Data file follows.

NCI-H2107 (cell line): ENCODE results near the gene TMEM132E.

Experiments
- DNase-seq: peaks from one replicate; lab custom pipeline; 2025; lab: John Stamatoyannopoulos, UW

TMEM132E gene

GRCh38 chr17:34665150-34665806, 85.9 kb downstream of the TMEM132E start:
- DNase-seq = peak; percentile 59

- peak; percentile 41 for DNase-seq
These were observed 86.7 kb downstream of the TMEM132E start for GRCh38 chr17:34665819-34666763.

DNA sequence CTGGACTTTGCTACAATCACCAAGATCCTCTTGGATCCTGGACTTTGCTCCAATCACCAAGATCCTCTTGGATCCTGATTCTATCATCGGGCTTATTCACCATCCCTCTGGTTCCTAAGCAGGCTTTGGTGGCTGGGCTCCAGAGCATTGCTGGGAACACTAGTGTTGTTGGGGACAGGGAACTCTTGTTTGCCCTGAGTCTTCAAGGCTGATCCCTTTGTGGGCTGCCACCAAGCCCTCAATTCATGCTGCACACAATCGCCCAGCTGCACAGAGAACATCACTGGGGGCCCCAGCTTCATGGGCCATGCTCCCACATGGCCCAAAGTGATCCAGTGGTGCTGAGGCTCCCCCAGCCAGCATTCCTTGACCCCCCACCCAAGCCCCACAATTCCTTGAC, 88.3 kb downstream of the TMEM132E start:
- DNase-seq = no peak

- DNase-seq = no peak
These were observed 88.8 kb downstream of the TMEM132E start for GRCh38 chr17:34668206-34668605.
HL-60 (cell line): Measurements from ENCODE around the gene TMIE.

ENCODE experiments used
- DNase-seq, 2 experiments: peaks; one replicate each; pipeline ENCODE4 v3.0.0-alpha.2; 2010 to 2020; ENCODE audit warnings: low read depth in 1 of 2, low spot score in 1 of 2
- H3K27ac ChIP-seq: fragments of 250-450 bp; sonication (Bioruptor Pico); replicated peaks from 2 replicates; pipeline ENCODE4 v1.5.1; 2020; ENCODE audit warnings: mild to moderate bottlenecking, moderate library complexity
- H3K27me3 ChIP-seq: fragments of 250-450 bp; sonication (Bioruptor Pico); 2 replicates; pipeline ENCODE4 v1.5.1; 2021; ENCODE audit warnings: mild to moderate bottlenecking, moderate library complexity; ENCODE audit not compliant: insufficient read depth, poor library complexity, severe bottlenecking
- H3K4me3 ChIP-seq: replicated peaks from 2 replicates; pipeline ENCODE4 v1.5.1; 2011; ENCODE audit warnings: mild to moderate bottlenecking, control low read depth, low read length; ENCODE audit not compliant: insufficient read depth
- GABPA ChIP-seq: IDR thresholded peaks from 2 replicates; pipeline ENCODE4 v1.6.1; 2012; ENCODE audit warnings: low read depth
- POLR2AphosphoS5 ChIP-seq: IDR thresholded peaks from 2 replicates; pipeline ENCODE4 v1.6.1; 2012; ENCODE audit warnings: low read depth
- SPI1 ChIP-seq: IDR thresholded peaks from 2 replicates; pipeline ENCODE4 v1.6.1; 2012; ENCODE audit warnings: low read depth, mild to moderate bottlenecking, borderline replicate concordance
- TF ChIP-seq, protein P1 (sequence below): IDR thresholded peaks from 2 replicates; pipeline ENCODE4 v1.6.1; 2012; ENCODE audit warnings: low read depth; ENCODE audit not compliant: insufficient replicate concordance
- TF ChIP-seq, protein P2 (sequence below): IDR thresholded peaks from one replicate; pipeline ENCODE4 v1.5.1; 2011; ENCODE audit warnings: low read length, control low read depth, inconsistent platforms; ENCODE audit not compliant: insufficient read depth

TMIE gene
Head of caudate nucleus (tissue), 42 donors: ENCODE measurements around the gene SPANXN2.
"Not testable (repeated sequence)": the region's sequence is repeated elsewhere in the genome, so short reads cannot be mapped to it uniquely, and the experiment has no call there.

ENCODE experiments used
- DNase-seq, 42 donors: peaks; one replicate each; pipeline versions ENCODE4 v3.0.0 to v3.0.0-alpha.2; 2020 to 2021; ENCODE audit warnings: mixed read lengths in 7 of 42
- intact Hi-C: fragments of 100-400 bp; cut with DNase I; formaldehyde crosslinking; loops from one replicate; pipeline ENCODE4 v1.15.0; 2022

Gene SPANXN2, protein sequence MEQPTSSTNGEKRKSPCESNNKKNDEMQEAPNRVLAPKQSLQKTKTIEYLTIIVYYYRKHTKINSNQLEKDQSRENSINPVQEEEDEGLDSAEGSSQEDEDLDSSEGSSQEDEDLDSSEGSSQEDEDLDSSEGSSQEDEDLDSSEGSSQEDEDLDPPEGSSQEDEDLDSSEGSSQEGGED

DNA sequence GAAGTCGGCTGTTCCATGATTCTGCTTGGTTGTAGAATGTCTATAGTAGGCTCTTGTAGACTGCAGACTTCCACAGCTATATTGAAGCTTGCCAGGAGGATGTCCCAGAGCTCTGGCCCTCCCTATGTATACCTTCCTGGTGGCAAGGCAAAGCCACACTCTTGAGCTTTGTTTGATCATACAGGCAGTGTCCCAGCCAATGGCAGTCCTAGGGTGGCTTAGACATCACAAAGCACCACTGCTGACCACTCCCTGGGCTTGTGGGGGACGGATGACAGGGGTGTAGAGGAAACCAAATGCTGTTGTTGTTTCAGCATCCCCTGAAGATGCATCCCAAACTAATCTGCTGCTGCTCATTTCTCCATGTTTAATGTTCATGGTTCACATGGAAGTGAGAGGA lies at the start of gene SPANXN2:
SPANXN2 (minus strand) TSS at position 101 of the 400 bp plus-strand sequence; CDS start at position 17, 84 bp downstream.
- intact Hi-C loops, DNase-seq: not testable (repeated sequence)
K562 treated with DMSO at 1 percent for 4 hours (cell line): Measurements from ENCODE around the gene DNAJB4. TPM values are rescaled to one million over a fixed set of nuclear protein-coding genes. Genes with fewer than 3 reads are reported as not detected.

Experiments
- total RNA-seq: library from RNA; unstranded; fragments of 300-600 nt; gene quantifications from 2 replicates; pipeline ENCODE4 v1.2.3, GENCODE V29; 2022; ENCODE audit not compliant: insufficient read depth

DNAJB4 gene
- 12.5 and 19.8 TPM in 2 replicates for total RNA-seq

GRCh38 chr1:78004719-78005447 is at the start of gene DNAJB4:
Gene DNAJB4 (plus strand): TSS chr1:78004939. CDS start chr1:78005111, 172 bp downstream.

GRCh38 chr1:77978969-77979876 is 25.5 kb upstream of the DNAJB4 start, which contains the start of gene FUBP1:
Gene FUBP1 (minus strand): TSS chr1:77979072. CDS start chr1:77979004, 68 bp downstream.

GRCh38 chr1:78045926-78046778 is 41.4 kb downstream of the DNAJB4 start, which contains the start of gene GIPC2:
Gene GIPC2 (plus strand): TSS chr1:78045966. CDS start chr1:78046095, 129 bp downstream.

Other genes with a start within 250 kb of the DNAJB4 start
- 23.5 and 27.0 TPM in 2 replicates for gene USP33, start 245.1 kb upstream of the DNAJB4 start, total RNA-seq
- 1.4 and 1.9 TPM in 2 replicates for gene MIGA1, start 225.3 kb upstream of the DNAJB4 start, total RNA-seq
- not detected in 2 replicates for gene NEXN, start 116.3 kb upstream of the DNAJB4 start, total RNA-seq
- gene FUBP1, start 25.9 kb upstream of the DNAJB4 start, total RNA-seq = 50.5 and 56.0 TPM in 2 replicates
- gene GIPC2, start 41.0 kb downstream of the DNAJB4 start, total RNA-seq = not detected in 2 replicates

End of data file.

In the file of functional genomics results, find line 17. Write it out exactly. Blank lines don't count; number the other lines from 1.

- H3K27me3 ChIP-seq: fragments of 250-450 bp; sonication (Bioruptor Pico); 2 replicates; pipeline ENCODE4 v1.5.1; 2021; ENCODE audit warnings: mild to moderate bottlenecking, moderate library complexity; ENCODE audit not compliant: insufficient read depth, poor library complexity, severe bottlenecking